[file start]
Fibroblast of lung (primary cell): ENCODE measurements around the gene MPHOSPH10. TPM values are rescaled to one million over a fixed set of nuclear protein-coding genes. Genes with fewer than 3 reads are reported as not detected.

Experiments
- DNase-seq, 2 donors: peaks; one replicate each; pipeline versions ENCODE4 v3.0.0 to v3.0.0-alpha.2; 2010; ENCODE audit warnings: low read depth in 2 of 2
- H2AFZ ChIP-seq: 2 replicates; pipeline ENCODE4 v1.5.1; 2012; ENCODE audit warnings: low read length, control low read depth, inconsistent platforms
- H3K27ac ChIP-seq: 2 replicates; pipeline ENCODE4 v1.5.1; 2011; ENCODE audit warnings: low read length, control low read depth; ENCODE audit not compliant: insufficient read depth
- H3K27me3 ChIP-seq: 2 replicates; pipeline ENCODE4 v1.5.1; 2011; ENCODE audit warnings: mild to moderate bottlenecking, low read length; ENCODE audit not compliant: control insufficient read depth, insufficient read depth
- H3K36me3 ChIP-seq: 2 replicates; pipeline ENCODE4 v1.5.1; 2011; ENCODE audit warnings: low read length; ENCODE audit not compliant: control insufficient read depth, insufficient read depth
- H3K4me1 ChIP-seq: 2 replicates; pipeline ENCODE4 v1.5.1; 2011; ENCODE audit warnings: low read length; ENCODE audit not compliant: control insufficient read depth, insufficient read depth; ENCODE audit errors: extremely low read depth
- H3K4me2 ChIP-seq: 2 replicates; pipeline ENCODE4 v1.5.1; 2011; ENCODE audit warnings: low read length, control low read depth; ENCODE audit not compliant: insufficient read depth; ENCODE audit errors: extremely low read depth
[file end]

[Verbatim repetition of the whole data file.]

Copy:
Fibroblast of lung (primary cell): ENCODE measurements around the gene MPHOSPH10. TPM values are rescaled to one million over a fixed set of nuclear protein-coding genes. Genes with fewer than 3 reads are reported as not detected.

Experiments
- DNase-seq, 2 donors: peaks; one replicate each; pipeline versions ENCODE4 v3.0.0 to v3.0.0-alpha.2; 2010; ENCODE audit warnings: low read depth in 2 of 2
- H2AFZ ChIP-seq: 2 replicates; pipeline ENCODE4 v1.5.1; 2012; ENCODE audit warnings: low read length, control low read depth, inconsistent platforms
- H3K27ac ChIP-seq: 2 replicates; pipeline ENCODE4 v1.5.1; 2011; ENCODE audit warnings: low read length, control low read depth; ENCODE audit not compliant: insufficient read depth
- H3K27me3 ChIP-seq: 2 replicates; pipeline ENCODE4 v1.5.1; 2011; ENCODE audit warnings: mild to moderate bottlenecking, low read length; ENCODE audit not compliant: control insufficient read depth, insufficient read depth
- H3K36me3 ChIP-seq: 2 replicates; pipeline ENCODE4 v1.5.1; 2011; ENCODE audit warnings: low read length; ENCODE audit not compliant: control insufficient read depth, insufficient read depth
- H3K4me1 ChIP-seq: 2 replicates; pipeline ENCODE4 v1.5.1; 2011; ENCODE audit warnings: low read length; ENCODE audit not compliant: control insufficient read depth, insufficient read depth; ENCODE audit errors: extremely low read depth
- H3K4me2 ChIP-seq: 2 replicates; pipeline ENCODE4 v1.5.1; 2011; ENCODE audit warnings: low read length, control low read depth; ENCODE audit not compliant: insufficient read depth; ENCODE audit errors: extremely low read depth